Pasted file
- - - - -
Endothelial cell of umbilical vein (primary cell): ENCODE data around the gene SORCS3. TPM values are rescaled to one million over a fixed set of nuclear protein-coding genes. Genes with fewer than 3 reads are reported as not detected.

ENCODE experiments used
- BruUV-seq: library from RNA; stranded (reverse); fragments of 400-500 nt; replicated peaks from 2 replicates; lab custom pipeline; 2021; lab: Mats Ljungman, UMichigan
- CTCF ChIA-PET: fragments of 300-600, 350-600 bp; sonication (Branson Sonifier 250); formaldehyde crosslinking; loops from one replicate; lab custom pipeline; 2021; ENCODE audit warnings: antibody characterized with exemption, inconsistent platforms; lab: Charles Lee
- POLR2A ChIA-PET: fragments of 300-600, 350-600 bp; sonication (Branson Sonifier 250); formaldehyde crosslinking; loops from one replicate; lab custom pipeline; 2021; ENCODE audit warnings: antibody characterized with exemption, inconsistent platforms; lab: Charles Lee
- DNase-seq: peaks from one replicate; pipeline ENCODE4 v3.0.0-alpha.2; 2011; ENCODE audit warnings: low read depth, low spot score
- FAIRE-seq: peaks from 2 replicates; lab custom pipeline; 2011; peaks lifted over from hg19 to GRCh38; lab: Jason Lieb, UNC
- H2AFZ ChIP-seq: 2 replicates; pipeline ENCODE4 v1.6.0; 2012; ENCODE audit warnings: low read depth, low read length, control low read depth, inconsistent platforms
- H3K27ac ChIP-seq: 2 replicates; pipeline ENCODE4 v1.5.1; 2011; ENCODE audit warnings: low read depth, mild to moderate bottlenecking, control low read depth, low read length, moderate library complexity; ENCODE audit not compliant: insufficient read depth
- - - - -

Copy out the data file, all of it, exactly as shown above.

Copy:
Endothelial cell of umbilical vein (primary cell): ENCODE data around the gene SORCS3. TPM values are rescaled to one million over a fixed set of nuclear protein-coding genes. Genes with fewer than 3 reads are reported as not detected.

ENCODE experiments used
- BruUV-seq: library from RNA; stranded (reverse); fragments of 400-500 nt; replicated peaks from 2 replicates; lab custom pipeline; 2021; lab: Mats Ljungman, UMichigan
- CTCF ChIA-PET: fragments of 300-600, 350-600 bp; sonication (Branson Sonifier 250); formaldehyde crosslinking; loops from one replicate; lab custom pipeline; 2021; ENCODE audit warnings: antibody characterized with exemption, inconsistent platforms; lab: Charles Lee
- POLR2A ChIA-PET: fragments of 300-600, 350-600 bp; sonication (Branson Sonifier 250); formaldehyde crosslinking; loops from one replicate; lab custom pipeline; 2021; ENCODE audit warnings: antibody characterized with exemption, inconsistent platforms; lab: Charles Lee
- DNase-seq: peaks from one replicate; pipeline ENCODE4 v3.0.0-alpha.2; 2011; ENCODE audit warnings: low read depth, low spot score
- FAIRE-seq: peaks from 2 replicates; lab custom pipeline; 2011; peaks lifted over from hg19 to GRCh38; lab: Jason Lieb, UNC
- H2AFZ ChIP-seq: 2 replicates; pipeline ENCODE4 v1.6.0; 2012; ENCODE audit warnings: low read depth, low read length, control low read depth, inconsistent platforms
- H3K27ac ChIP-seq: 2 replicates; pipeline ENCODE4 v1.5.1; 2011; ENCODE audit warnings: low read depth, mild to moderate bottlenecking, control low read depth, low read length, moderate library complexity; ENCODE audit not compliant: insufficient read depth